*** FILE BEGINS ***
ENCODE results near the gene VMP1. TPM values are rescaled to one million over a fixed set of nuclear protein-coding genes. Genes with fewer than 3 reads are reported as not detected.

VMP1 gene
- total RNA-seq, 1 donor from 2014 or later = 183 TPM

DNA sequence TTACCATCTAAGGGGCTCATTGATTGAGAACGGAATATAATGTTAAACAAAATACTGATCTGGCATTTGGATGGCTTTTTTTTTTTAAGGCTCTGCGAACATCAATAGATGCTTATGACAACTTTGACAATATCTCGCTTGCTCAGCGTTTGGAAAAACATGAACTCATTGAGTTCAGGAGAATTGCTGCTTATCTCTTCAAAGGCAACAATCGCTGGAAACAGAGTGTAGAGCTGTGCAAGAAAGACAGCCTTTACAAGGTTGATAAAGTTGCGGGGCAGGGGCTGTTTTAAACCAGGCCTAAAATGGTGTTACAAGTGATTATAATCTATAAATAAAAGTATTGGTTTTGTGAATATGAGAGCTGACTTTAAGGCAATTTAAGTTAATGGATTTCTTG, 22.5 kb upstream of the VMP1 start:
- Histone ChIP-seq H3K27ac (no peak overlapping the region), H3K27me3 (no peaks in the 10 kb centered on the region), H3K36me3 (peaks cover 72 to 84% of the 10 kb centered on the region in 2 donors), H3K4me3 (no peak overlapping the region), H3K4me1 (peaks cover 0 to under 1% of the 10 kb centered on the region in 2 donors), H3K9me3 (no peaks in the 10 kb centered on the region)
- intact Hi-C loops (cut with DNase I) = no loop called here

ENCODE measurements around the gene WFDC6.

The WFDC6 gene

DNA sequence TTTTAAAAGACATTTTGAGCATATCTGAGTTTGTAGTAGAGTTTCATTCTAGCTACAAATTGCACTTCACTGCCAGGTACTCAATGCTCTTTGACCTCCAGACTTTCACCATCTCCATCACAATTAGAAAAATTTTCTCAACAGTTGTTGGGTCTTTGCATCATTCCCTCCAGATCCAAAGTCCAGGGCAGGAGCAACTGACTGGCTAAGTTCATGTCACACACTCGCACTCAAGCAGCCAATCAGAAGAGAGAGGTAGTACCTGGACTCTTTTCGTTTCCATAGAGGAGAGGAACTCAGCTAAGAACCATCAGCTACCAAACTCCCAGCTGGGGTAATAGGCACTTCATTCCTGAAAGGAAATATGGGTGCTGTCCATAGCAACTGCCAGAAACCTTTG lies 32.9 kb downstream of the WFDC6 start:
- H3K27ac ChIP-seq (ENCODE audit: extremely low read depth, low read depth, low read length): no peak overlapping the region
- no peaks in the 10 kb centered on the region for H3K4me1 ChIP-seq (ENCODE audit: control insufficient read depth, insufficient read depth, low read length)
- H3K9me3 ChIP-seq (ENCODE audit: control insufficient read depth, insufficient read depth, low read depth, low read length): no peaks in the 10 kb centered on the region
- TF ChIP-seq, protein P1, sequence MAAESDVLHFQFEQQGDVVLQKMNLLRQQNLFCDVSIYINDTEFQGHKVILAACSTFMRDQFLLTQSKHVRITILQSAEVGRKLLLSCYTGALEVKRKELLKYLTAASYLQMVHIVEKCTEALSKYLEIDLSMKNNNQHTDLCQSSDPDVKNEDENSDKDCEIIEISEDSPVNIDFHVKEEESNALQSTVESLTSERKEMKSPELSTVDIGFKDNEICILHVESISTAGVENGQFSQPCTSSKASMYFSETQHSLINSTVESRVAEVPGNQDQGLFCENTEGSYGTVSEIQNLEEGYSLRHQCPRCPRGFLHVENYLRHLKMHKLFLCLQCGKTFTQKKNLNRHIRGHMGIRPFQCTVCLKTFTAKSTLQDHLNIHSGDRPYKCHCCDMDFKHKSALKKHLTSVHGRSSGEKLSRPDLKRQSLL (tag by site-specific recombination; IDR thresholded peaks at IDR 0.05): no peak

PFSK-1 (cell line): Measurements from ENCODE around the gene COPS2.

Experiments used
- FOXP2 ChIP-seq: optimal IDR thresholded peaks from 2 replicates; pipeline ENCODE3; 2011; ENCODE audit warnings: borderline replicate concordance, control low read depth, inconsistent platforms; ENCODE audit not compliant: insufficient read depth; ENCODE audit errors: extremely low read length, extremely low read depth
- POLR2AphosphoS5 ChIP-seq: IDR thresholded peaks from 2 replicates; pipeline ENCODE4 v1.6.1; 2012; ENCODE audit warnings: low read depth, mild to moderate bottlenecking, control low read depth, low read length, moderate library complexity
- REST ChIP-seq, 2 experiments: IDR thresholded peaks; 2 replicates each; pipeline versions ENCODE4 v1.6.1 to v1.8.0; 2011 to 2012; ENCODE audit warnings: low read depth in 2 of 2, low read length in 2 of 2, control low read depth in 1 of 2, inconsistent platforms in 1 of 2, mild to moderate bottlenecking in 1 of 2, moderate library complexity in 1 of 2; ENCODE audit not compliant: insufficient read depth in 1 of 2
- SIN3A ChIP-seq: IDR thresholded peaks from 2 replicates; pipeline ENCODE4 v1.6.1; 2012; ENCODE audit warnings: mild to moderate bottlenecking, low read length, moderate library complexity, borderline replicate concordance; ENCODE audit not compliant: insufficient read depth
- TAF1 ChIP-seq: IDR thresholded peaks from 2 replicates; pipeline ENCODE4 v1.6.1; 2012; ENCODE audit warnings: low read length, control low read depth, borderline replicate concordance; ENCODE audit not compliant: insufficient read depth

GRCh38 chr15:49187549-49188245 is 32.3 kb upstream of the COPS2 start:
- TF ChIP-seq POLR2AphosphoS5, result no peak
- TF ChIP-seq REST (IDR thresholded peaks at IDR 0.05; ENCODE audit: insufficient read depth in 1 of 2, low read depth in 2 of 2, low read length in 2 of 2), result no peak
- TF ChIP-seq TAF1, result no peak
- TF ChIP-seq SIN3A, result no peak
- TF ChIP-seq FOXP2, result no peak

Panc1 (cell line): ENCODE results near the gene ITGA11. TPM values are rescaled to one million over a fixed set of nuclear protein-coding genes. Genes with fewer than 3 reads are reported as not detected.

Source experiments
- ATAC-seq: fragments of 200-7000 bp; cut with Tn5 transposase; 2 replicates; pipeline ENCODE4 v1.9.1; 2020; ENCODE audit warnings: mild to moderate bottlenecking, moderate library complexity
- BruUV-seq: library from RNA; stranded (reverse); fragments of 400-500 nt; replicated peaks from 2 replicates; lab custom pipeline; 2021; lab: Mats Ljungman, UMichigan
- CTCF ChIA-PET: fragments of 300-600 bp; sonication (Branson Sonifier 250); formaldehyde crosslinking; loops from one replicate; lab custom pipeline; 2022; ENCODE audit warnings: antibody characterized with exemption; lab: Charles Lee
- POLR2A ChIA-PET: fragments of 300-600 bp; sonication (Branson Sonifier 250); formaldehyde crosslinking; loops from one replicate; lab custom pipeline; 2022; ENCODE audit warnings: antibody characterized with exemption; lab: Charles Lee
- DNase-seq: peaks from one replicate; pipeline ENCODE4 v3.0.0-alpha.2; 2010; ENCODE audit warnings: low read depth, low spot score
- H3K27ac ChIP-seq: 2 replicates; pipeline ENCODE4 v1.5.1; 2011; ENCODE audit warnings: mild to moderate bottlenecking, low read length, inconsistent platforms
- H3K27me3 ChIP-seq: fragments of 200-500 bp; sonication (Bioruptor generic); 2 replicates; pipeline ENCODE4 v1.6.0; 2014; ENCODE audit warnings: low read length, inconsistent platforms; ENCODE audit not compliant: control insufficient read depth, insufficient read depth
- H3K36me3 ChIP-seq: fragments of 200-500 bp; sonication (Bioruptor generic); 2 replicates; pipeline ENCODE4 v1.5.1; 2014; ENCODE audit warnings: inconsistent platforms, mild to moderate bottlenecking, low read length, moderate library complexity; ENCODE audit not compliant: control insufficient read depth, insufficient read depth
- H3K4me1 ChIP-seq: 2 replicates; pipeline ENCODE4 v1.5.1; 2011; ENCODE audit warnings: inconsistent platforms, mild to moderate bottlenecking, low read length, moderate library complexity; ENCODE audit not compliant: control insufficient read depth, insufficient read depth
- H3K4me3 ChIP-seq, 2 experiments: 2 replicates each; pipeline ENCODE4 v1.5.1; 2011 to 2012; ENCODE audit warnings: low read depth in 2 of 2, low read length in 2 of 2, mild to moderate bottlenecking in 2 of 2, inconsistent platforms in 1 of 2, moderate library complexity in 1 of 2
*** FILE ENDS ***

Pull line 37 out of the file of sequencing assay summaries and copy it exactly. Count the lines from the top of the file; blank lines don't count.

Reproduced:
- H3K4me1 ChIP-seq: 2 replicates; pipeline ENCODE4 v1.5.1; 2011; ENCODE audit warnings: inconsistent platforms, mild to moderate bottlenecking, low read length, moderate library complexity; ENCODE audit not compliant: control insufficient read depth, insufficient read depth